19 March 2012
ByAppeared in BioNews 649
Personalised medicine doesn't get much more personal than this. For more than two years, researchers at the Stanford University School of Medicine have been focusing on one person's genetic profile - that of their colleague and fellow geneticist, Dr Michael Snyder.
As well as a very detailed genome sequence, this profile includes snapshots of Dr Snyder's other 'omes' - his RNA (transcriptome), all his protein (proteome), his immune cells and antibodies (immunome) and all his cell metabolites and signalling molecules (metabolome) - and has been nicknamed the 'integrative personal omics profile', or iPOP.
The study also allowed him to monitor his health, and using his genetic profile identified his likelihood of developing disorders like high cholesterol and heart disease. However, one, his risk of type II diabetes, came as something of a surprise.
'I was not aware of any type II diabetes in my family and had no significant risk factors', said Dr Snyder. 'But we learned through genomic sequencing that I have a genetic predisposition to the condition. Therefore, we measured my blood glucose levels and were able to watch them shoot up after a nasty viral infection during the course of the study'.
Continued profiling of his cells showed that not only had his blood glucose levels gone awry, but that his insulin levels had increased. It was then he was diagnosed with and treated for type II diabetes, long before it would have been spotted under normal circumstances.
'A criticism of this paper is that it's anecdotally about one person, but that's also its strength', Professor George Church of Harvard Medical School in Boston, Massachusetts, who was not involved in the study, told Nature. He suggested that studies of individuals, rather than large groups may be more useful, as the larger studies often 'lump together an enormous number of people that don't necessarily belong together'.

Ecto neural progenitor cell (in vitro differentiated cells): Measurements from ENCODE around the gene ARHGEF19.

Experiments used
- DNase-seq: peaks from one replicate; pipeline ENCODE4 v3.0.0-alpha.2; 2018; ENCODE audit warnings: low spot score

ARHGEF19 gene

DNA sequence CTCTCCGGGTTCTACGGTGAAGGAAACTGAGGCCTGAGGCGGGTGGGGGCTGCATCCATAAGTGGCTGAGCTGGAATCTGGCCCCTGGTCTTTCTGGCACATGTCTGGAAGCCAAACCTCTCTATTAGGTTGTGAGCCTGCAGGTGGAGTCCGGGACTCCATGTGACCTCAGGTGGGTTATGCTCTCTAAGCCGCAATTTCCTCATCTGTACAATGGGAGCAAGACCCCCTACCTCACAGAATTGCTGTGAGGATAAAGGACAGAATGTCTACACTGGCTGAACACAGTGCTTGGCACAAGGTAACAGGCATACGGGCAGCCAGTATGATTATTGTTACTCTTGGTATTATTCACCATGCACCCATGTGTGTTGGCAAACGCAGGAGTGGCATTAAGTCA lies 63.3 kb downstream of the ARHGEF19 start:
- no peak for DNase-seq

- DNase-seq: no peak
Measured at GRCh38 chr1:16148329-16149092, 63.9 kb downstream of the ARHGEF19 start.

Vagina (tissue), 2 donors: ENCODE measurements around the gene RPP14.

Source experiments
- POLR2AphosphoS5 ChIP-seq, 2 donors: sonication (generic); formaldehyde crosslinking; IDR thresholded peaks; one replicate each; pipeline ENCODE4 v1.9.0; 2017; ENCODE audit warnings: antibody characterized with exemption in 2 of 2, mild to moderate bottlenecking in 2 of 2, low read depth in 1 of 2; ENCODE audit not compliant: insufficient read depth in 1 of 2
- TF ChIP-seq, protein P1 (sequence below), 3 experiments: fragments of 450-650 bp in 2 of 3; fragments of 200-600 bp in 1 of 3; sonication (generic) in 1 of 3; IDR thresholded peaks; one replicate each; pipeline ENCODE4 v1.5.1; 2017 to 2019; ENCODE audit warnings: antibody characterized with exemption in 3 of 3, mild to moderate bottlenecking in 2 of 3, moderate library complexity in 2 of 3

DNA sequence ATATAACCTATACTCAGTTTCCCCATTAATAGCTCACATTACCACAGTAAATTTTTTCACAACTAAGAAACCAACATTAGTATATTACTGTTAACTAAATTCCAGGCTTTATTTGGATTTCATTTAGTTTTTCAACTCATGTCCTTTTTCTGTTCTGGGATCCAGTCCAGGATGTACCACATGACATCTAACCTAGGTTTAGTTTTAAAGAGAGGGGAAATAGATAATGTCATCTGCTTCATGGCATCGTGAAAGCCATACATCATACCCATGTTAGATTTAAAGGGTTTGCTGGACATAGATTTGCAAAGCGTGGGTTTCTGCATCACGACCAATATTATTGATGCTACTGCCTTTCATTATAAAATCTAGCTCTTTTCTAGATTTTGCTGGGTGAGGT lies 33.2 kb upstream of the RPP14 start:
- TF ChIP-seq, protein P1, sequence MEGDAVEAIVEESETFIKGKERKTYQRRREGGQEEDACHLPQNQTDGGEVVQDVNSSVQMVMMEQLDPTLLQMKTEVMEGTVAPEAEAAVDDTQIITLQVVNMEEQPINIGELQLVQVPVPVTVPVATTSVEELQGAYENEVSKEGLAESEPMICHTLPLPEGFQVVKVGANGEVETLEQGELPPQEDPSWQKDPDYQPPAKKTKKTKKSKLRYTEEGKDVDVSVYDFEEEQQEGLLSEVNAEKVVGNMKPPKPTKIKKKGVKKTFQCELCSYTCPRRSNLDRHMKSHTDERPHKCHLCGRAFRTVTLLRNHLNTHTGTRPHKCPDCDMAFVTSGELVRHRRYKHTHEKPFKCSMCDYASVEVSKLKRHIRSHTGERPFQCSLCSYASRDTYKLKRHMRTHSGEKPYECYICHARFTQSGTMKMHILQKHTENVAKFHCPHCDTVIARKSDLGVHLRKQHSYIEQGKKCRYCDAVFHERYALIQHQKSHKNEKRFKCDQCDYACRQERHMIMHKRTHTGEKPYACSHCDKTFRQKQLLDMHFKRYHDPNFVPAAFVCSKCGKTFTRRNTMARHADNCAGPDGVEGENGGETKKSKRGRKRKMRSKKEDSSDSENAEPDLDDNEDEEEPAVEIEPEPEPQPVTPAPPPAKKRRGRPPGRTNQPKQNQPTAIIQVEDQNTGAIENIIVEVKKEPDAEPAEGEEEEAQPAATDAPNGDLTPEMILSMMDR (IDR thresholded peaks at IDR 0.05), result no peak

According to the researchers, whose research was published in the journal Cell, this kind of monitoring could become commonplace, and could save money long-term by preventing disease, or allowing it to be treated earlier.
'The way we do medicine now is woefully inadequate. You go to a doctor's office and they measure less than 20 things,' Dr Snyder told the San Francisco Chronicle. 'We should be measuring thousands if not millions of things. In my case we followed tens of thousands of things at a level that nobody's ever seen before. I think that will be the future'.
However, the costs would have to fall dramatically to make this practical. As Dr David Witt, a medical geneticist at Kaiser San Jose said to the San Francisco Chronicle: 'What they did is much more interesting from a scientific basis than a practical basis. And that gets to the heart of personalised medicine: it's not ready for prime time'.